'Our feeling is that this is extremely troublesome,' said David Light, the chief executive of Valisure, which is based in Connecticut. 'We took it off our formulary right away.'
21st Century Cases of Drug Adulteration
Moreover, we should have been warned that these cases were coming. The cases of adulterated ranitidine and ARBs are not the first important cases of drug adulteration in the 21st century. In 2008, we wrote aabout the case of toxic adulterated heparin from pigs in China. We later summarized of that case was:
Baxter International imported the 'active pharmaceutical ingredient' (API) of heparin, that is, in plainer language, the drug itself, from China. That API was then sold, with some minor processing, as a Baxter International product with a Baxter International label. The drug came from a sketchy supply chain that Baxter did not directly supervise, apparently originating in small 'workshops' operating under primitive and unsanitary conditions without any meaningful inspection or supervision by the company, the Chinese government, or the FDA. The heparin proved to have been adulterated with over-sulfated chondroitin sulfate (OSCS), and many patients who received got seriously ill or died. While there have been investigations of how the adulteration adversely affected patients, to date, there have been no publicly reported investigations of how the OSCS got into the heparin, and who should have been responsible for overseeing the purity and safety of the product. Despite the facts that clearly patients died from receiving this adulterated drug, no individual has yet suffered any negative consequence for what amounted to poisoning of patients with a brand-name but adulterated pharmaceutical product.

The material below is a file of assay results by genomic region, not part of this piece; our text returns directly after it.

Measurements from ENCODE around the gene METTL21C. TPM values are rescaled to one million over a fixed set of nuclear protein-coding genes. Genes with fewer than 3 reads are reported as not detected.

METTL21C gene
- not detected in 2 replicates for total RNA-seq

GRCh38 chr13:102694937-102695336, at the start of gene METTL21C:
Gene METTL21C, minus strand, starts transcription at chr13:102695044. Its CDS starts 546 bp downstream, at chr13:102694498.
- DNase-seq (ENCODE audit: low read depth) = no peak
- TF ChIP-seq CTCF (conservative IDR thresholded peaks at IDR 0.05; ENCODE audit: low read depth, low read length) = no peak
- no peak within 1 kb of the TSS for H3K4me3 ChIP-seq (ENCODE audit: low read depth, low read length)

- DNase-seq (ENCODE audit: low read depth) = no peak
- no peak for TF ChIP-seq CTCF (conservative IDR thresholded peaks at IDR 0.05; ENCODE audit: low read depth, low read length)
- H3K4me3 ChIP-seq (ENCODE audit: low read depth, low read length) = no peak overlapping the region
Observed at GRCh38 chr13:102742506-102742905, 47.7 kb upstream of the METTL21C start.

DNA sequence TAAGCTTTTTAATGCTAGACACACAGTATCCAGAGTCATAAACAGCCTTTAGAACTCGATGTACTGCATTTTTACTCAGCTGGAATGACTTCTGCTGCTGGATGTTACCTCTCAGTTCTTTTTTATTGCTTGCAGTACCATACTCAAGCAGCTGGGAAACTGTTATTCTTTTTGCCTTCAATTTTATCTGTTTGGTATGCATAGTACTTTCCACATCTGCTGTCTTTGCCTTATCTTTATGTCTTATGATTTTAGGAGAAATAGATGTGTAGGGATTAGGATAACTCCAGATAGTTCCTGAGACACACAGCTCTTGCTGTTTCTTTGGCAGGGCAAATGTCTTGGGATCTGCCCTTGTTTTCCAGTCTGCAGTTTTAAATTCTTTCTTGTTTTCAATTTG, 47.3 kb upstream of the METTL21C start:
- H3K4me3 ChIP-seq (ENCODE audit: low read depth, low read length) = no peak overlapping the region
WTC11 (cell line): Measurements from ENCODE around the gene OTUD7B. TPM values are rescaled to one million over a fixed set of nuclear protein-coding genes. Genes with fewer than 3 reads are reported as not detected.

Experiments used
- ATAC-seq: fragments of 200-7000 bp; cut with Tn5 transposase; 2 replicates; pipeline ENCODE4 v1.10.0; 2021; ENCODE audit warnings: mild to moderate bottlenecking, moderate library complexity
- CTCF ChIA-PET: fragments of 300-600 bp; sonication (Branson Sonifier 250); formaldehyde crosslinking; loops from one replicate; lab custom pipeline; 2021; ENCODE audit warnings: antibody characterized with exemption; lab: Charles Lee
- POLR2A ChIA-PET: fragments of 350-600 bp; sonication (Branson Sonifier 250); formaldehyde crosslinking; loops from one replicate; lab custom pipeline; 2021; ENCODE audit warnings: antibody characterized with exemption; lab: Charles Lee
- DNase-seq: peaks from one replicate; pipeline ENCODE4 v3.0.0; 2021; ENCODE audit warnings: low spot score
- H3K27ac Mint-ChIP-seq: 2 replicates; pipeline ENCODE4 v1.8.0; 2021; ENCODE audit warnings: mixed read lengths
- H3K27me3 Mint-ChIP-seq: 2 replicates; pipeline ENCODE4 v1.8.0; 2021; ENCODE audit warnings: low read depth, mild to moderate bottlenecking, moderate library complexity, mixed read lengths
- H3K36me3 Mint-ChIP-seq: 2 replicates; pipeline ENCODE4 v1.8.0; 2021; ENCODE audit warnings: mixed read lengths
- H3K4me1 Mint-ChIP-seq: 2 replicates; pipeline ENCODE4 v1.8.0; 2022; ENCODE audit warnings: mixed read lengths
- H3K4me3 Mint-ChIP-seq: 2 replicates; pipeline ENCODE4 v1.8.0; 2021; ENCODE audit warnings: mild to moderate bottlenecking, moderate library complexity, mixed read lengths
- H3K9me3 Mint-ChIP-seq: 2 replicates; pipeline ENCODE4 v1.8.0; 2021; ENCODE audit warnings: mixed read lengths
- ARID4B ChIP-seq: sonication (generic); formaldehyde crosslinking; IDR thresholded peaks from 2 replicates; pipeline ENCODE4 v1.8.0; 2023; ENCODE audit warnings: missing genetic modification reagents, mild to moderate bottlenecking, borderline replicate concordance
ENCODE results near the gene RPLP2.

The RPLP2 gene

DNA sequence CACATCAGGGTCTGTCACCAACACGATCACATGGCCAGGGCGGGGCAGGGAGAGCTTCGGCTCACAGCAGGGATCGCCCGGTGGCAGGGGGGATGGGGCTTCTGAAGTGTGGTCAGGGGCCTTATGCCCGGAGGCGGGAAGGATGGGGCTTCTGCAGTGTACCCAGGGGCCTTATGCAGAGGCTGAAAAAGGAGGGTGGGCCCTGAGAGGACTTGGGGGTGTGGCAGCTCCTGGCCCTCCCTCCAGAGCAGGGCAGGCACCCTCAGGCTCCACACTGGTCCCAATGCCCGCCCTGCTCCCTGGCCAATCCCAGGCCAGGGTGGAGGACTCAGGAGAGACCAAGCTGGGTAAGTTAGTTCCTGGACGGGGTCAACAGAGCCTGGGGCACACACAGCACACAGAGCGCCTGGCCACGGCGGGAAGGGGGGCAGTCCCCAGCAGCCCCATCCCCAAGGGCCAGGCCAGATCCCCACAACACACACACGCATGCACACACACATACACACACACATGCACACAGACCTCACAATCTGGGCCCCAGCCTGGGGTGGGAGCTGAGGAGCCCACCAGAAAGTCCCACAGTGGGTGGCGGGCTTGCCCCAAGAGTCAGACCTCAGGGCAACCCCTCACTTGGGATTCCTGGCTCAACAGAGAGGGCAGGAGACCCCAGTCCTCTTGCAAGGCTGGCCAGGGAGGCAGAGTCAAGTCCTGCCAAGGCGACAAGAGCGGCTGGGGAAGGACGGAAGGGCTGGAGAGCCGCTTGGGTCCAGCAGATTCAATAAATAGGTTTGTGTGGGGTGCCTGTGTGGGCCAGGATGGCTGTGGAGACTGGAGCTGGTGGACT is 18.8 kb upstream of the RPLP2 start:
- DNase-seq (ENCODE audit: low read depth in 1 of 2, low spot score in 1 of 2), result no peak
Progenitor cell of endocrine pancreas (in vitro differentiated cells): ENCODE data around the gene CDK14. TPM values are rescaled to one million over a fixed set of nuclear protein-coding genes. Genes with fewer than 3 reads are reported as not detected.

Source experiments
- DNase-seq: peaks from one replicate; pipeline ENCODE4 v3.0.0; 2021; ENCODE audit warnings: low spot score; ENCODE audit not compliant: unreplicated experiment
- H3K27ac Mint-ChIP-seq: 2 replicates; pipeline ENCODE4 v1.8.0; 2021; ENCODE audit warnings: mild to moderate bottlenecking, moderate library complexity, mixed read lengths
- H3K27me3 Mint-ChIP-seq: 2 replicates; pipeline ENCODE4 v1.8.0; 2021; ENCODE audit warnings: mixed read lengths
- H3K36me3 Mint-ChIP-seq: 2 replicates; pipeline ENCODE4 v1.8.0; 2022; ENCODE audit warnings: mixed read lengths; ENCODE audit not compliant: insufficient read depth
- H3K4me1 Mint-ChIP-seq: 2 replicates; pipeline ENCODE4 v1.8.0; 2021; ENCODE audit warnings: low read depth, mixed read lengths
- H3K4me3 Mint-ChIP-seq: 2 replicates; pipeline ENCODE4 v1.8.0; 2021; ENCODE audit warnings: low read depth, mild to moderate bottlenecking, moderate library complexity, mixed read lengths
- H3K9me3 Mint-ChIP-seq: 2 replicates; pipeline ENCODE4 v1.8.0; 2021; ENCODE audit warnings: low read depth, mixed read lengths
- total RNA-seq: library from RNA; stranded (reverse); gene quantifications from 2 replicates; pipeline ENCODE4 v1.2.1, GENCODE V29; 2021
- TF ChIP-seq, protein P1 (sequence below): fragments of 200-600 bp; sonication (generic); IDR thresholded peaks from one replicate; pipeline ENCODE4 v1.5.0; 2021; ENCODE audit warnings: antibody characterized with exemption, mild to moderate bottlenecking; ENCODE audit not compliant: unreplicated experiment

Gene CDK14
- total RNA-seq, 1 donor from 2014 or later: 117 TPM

In 2010, we noted a report by the U.S. China Economic and Security Review Commission on the perils of outsourced drug manufacturing in China.
In 2012 we documented the continuing problems with outsourcing of drug manufacturing. We noted that at least 70-80% of the "active pharmaceutical ingredients" (APIs) that made up drugs sold in the US were actually manufactured overseas, the majority in China and India. The regulation of manufacturing in these countries, particularly China, is extremely lax. In China, APIs are considered chemicals, and the regulation of chemical manufacture is virtually non-existent. There is evidence that the manufacturing processes in China, particularly at those companies that make the cheapest drugs, are sloppy or worse. Furthermore, US pharmaceutical companies may buy drugs through brokers, further obscuring who actually made them.